Biblical journey is fascinating yet flawed
The story of Noah and his three sons unfolds across six chapters of the book of Genesis. Director Darren Aronofsky and co-writer Ari Handel expand this lesson into a sprawling narrative about one man's tireless quest to save innocent animals from the apocalypse.
This Noah is both a parable about self-sacrifice and a bombastic spectacle replete with computer-generated battle scenes that wouldn't look out of place in Peter Jackson's Middle Earth. Our Lord Of The Rings, if you will, although the script never directly references God.
The Nephilim, interpreted here as fallen angels, are re-imagined as gargantuan stone creatures not too far removed from the lovable Rock Biters in The Neverending Story, who aid Noah's epic construction.
'In the beginning there was nothing,' booms an opening voiceover, condensing the fall of Adam And Eve and blood spilt between Cain and Abel into a mosaic of haunting images. While the descendants of Cain spread greed and wickedness, the descendants of Seth - Cain's surviving brother - work the land, taking only what they need.
The last of this righteous bloodline, Noah (Russell Crowe), lives with his wife Naameh (Jennifer Connelly) and sons Shem (Douglas Booth), Ham (Logan Lerman) and Japheth (Leo McHugh Carroll). One night, Noah experiences a vision of a devastating flood.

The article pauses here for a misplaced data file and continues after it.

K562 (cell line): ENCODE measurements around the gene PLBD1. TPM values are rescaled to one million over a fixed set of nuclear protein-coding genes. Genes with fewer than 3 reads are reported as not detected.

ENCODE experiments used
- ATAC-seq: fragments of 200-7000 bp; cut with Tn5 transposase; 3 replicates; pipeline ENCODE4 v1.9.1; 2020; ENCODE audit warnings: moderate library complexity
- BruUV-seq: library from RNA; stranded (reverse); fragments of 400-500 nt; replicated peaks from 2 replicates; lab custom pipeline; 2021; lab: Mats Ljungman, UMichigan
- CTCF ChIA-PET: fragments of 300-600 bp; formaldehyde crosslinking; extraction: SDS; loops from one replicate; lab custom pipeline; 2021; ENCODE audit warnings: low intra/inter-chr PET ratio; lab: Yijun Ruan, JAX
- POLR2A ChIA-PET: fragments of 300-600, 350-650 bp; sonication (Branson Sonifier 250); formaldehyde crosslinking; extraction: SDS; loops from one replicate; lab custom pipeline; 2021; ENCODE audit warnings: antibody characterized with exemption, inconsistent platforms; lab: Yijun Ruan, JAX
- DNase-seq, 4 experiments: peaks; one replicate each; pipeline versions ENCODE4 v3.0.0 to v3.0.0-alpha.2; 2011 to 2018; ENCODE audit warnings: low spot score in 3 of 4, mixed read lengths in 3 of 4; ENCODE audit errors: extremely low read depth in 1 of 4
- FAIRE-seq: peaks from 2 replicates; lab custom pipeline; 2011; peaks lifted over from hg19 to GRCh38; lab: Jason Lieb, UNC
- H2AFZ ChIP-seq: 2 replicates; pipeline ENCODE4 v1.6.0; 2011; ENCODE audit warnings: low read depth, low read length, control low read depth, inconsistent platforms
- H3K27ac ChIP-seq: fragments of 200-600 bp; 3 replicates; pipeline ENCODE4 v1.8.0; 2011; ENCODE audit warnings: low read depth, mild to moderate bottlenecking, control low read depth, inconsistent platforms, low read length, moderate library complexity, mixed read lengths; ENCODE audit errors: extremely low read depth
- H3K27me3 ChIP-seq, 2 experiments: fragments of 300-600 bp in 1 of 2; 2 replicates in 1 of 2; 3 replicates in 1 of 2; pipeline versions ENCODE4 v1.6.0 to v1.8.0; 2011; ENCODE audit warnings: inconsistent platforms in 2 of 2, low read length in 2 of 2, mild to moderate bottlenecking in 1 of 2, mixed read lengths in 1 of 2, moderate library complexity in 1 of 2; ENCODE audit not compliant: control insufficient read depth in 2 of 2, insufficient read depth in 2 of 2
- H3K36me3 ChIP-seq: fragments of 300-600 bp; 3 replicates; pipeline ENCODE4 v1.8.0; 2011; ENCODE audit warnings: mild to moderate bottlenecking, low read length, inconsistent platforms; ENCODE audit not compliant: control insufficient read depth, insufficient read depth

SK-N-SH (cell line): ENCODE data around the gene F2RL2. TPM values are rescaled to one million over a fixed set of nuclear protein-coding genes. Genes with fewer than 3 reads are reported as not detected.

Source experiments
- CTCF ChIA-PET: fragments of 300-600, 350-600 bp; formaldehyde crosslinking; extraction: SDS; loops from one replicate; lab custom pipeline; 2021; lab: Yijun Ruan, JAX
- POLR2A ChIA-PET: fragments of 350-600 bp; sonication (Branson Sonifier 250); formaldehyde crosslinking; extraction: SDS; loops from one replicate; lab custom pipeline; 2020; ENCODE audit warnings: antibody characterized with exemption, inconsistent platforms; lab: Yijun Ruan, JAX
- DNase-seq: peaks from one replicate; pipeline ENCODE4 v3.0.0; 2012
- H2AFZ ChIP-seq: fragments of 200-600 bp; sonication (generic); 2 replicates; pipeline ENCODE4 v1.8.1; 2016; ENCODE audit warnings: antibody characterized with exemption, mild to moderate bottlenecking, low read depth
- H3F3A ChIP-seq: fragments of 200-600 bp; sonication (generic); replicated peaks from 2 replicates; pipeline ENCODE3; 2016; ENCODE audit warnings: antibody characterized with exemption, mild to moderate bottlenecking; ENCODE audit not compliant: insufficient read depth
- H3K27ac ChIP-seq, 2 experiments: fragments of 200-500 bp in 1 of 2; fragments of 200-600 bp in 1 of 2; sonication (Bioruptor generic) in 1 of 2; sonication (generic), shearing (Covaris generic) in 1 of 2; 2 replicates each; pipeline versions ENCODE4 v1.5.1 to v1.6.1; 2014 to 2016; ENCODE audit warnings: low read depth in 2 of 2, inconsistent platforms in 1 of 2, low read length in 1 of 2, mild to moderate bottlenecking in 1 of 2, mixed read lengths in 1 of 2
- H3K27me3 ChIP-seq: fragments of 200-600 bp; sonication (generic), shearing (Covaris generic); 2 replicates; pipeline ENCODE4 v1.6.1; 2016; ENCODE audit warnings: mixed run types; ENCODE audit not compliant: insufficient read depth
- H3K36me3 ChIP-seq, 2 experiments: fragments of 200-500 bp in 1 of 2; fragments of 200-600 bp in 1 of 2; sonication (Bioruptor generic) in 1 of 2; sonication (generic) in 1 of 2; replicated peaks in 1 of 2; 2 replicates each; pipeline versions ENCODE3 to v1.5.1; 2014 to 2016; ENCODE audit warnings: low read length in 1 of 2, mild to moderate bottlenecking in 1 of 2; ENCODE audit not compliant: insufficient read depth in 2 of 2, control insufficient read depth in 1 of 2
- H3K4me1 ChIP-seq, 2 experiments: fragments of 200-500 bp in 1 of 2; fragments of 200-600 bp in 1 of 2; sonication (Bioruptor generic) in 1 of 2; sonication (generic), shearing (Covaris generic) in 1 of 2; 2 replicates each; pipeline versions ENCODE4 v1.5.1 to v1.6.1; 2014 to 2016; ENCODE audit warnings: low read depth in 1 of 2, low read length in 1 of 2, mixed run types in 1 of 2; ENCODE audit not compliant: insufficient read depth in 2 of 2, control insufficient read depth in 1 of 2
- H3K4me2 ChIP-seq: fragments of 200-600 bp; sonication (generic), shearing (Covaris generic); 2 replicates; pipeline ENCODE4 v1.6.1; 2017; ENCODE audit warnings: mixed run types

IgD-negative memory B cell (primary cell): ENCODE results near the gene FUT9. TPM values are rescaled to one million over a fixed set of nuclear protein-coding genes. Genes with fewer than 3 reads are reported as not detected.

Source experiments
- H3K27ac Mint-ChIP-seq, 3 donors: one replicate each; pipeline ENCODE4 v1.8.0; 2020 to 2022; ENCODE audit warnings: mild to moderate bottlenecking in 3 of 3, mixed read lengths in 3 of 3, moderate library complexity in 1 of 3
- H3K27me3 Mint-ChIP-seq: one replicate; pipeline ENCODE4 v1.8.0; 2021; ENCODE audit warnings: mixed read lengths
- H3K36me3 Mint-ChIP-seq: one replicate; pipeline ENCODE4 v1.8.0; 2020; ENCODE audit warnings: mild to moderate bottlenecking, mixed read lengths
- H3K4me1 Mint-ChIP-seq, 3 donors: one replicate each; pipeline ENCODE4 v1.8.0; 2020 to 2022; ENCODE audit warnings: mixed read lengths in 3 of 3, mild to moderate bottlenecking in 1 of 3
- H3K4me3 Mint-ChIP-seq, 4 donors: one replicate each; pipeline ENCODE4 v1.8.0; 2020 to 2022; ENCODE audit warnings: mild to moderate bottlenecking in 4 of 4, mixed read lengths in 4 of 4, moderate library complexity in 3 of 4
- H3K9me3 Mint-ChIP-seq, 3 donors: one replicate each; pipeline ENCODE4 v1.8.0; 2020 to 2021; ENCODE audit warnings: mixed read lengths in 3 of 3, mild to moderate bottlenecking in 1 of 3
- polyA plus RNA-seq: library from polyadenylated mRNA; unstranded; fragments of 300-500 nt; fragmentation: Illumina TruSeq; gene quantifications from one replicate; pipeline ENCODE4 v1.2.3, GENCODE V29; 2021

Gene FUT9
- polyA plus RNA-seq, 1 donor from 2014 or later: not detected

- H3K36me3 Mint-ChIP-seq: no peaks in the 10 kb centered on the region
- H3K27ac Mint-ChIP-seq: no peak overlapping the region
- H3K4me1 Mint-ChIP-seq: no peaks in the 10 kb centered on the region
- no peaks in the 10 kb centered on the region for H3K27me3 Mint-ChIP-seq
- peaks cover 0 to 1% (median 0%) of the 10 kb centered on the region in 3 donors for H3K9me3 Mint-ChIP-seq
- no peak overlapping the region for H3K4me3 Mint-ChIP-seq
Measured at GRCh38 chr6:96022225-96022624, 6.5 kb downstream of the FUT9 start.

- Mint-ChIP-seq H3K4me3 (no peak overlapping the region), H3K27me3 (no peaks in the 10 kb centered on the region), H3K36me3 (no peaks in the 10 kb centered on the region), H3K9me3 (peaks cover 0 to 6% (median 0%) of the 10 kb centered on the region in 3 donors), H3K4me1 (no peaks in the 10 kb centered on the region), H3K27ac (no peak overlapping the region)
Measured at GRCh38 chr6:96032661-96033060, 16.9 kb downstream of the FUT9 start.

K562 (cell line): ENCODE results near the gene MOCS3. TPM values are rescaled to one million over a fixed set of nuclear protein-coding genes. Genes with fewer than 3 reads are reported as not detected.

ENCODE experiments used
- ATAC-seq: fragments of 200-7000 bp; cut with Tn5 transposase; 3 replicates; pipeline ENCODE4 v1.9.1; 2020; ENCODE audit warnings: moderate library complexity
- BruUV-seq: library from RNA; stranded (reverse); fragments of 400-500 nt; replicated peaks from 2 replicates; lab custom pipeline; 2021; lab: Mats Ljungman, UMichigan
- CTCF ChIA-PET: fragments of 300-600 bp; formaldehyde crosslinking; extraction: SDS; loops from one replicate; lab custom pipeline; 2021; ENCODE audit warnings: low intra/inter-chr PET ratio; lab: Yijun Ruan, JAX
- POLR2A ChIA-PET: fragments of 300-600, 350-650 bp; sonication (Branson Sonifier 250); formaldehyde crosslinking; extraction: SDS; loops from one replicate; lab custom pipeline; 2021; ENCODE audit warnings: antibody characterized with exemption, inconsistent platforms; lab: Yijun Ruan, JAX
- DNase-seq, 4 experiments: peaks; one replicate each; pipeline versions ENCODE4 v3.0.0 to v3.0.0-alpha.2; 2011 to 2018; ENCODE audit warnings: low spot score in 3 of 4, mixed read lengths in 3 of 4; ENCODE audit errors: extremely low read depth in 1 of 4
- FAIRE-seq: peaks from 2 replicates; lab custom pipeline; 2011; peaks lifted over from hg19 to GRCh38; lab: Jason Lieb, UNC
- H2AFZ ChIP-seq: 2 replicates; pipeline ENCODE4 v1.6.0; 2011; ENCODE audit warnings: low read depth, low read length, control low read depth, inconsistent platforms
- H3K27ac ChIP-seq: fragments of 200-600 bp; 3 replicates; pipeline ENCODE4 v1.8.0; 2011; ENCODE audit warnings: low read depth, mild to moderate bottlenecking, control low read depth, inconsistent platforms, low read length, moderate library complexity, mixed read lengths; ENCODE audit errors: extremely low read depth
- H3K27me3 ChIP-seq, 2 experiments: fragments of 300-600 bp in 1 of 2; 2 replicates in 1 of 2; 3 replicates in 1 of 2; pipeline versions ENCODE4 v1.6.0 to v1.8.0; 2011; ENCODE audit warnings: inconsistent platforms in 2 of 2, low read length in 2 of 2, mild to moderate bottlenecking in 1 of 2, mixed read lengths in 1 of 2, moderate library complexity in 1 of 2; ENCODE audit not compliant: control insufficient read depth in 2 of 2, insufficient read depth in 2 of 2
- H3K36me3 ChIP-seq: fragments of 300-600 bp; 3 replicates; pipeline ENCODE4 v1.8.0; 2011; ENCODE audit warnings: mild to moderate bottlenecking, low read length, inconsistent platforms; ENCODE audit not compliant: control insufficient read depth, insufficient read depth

A visit to the mountainous lair of Noah's grandfather Methuselah (Anthony Hopkins) confirms the dire prediction and Noah accepts his task to build an ark capable of temporarily housing one pair of 'all that creeps, all that crawls, all that slithers'. He is aided by the three boys, adopted daughter Ila (Emma Watson) and an army of rock-encrusted fallen angels. Tubal-cain (Ray Winstone), a bad apple from the other branch of the family tree, stumbles upon the ark and threatens to storm the vessel to escape the Creator's wrath.
Noah is fascinating yet flawed. Quieter, thoughtful sections of the film, when the titular character wrestles with his destiny, beg provocative questions about devotion to a higher power including an extraordinary scene of attempted infanticide.
Crowe delivers a compelling central performance as a humble man, who accepts his own frailties. 'We will work, complete the task - and then we will die, like everyone else,' he forlornly instructs his family.
Regrettably, Aronofsky also has to recoup a hefty budget so he punctuates his characters' emotional rollercoaster with bombastic action sequences that are as soulless as they are spectacular.
When the pivotal deluge finally comes, it's a tour-de-force of visual effects and swooping camerawork that is over in a matter of minutes.
Time and tide wait for no man, not even Russell Crowe.